Main Page | Alphabetical List | Data Structures | File List | Data Fields | Globals

dmxcursor.c File Reference

#include "dmx.h"
#include "dmxsync.h"
#include "dmxcursor.h"
#include "dmxlog.h"
#include "dmxprop.h"
#include "dmxinput.h"
#include "mipointer.h"
#include "windowstr.h"
#include "globals.h"
#include "cursorstr.h"
#include "dixevents.h"

Functions

void dmxCursorNoMulti (void)
void dmxReInitOrigins (void)
void dmxInitOrigins (void)
int dmxOnScreen (int x, int y, DMXScreenInfo *dmxScreen)
void dmxInitOverlap (void)
void dmxBECreateCursor (ScreenPtr pScreen, CursorPtr pCursor)
Bool dmxBEFreeCursor (ScreenPtr pScreen, CursorPtr pCursor)
void dmxMoveCursor (ScreenPtr pScreen, int x, int y)
void dmxHideCursor (DMXScreenInfo *dmxScreen)
void dmxCheckCursor (void)

Variables

miPointerScreenFuncRec dmxPointerCursorFuncs
miPointerSpriteFuncRec dmxPointerSpriteFuncs

Detailed Description

This file contains code than supports cursor movement, including the code that initializes and reinitializes the screen positions and computes screen overlap.

"This code is based very closely on the XFree86 equivalent (xfree86/common/xf86Cursor.c)." --David Dawes.

"This code was then extensively re-written, as explained here." --Rik Faith

The code in xf86Cursor.c used edge lists to implement the CursorOffScreen function. The edge list computation was complex (especially in the face of arbitrarily overlapping screens) compared with the speed savings in the CursorOffScreen function. The new implementation has erred on the side of correctness, readability, and maintainability over efficiency. For the common (non-edge) case, the dmxCursorOffScreen function does avoid a loop over all the screens. When the cursor has left the screen, all the screens are searched, and the first screen (in dmxScreens order) containing the cursor will be returned. If run-time profiling shows that this routing is a performance bottle-neck, then an edge list may have to be reimplemented. An edge list algorithm is O(edges) whereas the new algorithm is O(dmxNumScreens). Since edges is usually 1-3 and dmxNumScreens may be 30-60 for large backend walls, this trade off may be compelling.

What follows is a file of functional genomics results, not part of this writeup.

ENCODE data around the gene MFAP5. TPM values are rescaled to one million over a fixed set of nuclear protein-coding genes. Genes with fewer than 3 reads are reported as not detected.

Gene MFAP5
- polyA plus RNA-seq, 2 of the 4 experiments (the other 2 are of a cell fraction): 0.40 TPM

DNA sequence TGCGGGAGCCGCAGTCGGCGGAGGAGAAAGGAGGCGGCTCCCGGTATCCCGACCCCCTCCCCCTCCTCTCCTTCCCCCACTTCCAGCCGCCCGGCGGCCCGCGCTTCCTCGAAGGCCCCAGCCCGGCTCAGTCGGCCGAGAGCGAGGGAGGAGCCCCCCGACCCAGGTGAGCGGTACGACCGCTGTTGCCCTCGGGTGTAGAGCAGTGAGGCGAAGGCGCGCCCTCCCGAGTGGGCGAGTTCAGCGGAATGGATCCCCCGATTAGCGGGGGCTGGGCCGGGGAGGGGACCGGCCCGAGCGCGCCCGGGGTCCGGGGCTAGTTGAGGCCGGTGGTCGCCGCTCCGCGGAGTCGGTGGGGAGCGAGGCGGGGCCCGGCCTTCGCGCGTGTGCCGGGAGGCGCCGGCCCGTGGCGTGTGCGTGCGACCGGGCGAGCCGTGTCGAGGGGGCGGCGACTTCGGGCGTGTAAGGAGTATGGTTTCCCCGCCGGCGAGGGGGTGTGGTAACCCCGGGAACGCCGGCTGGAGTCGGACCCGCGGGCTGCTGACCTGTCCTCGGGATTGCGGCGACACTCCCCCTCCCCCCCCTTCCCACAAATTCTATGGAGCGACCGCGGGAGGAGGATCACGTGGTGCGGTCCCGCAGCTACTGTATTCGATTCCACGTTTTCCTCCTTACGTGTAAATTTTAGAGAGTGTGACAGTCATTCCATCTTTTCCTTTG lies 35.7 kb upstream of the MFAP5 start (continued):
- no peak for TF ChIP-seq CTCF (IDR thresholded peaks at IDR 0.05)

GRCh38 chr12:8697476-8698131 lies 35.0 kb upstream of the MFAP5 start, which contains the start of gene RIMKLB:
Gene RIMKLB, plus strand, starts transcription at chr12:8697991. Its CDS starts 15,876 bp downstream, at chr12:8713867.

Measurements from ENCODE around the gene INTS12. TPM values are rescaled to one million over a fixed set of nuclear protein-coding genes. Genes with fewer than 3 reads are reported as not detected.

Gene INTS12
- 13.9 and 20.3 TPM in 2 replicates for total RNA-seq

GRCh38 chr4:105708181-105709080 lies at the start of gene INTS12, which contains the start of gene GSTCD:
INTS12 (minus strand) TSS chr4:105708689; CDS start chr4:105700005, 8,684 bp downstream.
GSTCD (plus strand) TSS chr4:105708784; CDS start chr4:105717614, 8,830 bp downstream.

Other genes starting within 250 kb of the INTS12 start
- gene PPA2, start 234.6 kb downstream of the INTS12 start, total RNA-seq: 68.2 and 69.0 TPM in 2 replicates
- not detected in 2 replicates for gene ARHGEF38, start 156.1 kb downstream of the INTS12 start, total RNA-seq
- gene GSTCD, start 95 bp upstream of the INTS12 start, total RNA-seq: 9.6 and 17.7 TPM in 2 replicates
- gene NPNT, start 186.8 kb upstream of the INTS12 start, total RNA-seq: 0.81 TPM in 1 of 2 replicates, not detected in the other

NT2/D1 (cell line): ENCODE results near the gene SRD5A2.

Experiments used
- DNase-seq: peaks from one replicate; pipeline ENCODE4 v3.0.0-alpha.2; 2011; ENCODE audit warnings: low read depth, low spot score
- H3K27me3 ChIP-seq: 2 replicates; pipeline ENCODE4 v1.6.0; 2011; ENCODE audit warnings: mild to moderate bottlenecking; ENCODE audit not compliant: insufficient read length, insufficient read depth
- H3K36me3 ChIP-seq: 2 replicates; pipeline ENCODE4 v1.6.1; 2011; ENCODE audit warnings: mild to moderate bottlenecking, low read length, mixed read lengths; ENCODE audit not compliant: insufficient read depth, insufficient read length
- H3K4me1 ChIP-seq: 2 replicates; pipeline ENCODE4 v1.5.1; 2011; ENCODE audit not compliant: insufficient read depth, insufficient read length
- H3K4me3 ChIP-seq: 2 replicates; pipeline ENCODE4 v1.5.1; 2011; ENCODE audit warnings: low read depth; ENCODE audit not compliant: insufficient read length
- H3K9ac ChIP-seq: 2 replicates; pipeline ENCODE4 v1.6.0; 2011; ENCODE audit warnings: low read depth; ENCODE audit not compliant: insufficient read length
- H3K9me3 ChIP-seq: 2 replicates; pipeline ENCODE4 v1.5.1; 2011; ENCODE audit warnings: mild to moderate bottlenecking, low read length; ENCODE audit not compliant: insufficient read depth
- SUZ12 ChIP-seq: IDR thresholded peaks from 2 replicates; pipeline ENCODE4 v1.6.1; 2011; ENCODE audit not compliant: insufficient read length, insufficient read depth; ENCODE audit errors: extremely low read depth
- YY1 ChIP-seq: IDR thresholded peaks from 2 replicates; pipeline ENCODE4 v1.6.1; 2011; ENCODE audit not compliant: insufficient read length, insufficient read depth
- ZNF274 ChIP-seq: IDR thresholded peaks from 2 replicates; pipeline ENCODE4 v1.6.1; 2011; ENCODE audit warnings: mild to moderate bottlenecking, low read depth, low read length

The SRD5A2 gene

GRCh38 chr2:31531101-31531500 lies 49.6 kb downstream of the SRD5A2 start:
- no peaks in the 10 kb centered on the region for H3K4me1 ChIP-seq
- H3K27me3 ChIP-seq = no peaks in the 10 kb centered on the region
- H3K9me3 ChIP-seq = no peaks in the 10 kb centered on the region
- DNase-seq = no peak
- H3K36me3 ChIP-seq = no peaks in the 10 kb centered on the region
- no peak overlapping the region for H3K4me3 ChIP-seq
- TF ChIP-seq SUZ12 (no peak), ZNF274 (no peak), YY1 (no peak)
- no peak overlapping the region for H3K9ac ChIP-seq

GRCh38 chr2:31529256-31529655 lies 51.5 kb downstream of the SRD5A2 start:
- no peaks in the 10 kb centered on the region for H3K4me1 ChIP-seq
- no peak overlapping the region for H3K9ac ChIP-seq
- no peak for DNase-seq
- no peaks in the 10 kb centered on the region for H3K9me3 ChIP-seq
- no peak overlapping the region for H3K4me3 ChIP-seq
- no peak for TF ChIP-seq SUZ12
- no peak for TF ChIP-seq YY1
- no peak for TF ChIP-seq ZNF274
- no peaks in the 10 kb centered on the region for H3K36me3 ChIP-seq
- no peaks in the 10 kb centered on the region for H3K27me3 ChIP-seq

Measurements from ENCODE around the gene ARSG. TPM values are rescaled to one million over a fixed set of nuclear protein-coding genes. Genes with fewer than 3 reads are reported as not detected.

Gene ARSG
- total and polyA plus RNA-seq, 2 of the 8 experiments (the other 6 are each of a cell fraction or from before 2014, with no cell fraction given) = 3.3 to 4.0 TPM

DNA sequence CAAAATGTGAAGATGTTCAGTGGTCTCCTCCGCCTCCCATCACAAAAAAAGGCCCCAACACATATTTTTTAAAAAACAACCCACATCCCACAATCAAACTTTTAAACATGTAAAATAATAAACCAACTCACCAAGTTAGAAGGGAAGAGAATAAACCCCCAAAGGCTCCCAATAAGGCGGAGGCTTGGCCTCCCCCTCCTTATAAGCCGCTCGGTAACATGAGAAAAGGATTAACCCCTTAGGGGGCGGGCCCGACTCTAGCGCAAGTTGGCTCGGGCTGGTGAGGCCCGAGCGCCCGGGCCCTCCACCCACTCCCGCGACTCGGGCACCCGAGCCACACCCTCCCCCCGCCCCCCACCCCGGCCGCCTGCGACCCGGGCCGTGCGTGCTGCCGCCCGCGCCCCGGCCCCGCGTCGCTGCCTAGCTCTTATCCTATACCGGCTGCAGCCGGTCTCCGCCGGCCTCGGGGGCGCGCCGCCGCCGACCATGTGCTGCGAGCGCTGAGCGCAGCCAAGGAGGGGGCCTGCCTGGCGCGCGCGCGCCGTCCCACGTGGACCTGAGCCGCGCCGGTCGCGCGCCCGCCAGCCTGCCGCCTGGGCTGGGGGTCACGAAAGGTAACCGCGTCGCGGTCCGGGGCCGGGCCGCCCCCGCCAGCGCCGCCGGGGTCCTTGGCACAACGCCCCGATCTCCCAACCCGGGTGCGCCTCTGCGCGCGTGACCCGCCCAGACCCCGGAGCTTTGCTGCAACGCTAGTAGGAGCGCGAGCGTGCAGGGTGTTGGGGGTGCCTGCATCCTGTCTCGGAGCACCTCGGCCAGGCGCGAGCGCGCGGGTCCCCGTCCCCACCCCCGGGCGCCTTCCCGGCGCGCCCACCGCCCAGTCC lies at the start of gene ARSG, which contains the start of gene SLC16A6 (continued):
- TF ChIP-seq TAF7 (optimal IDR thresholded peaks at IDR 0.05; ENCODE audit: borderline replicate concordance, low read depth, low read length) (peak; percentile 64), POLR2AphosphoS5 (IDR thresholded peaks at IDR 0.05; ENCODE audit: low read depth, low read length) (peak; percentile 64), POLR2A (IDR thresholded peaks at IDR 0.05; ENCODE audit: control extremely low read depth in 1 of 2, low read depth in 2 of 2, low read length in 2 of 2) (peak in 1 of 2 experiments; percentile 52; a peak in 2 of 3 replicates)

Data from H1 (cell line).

The xf86InitOrigins routine uses bit masks during the computation and is therefore limited to the length of a word (e.g., 32 or 64 bits) screens. Because Xdmx is expected to be used with a large number of backend displays, this limitation was removed. The new implementation has erred on the side of readability over efficiency, using the dmxSL* routines to manage a screen list instead of a bitmap, and a function call to decrease the length of the main routine. Both algorithms are of the same order, and both are called only at server generation time, so trading clarity and long-term maintainability for efficiency does not seem justified in this case.


Function Documentation

void dmxBECreateCursor ScreenPtr  pScreen,
CursorPtr  pCursor
 

Create pCursor on the back-end associated with pScreen.

Bool dmxBEFreeCursor ScreenPtr  pScreen,
CursorPtr  pCursor
 

Free pCursor on the back-end associated with pScreen.

void dmxCheckCursor void   ) 
 

This routine is called during reconfiguration to make sure the cursor is visible.

void dmxCursorNoMulti void   ) 
 

Turn off support for displaying multiple cursors on overlapped back-end displays. See #dmxCursorDoMultiCursors.

void dmxHideCursor DMXScreenInfo dmxScreen  ) 
 

This routine is used by the backend input routines to hide the cursor on a screen that is being used for relative input.

See also:
dmxbackend.c

void dmxInitOrigins void   ) 
 

Initialize screen origins (and relative position). This is called for each server generation. For dynamic reconfiguration, use dmxReInitOrigins() instead.

void dmxInitOverlap void   ) 
 

Detects overlapping dmxScreens and creates circular lists. This uses an O(dmxNumScreens^2) algorithm, but dmxNumScreens is < 100 and the computation only needs to be performed for every server generation or dynamic reconfiguration .

void dmxMoveCursor ScreenPtr  pScreen,
int  x,
int  y
 

Move the cursor to coordinates (x, y)on pScreen. This function is usually called via dmxPointerSpriteFuncs, except during reconfiguration when the cursor is repositioned to force an update on newley overlapping screens and on screens that no longer overlap.

int dmxOnScreen int  x,
int  y,
DMXScreenInfo dmxScreen
 

Returns non-zero if the global x, y coordinate is on the screen window of the dmxScreen.

void dmxReInitOrigins void   ) 
 

Recompute origin information in the dmxScreens list. This is either called from dmxInitOrigins() or from #dmxReconfig().


Variable Documentation

miPointerScreenFuncRec dmxPointerCursorFuncs
 

Initial value:

{
    dmxCursorOffScreen,
    dmxCrossScreen,
    dmxWarpCursor,
    dmxeqEnqueue,
    dmxeqSwitchScreen
}
Cursor functions for mi layer.
See also:
dmxcursor.c

dmxscrinit.c

miPointerSpriteFuncRec dmxPointerSpriteFuncs
 

Initial value:

{
    dmxRealizeCursor,
    dmxUnrealizeCursor,
    dmxSetCursor,
    dmxMoveCursor,
}
Sprite functions for mi layer.
See also:
dmxcursor.c

dmxscrinit.c


Generated June 13, 2004 for Distributed Multihead X by doxygen 1.3.4.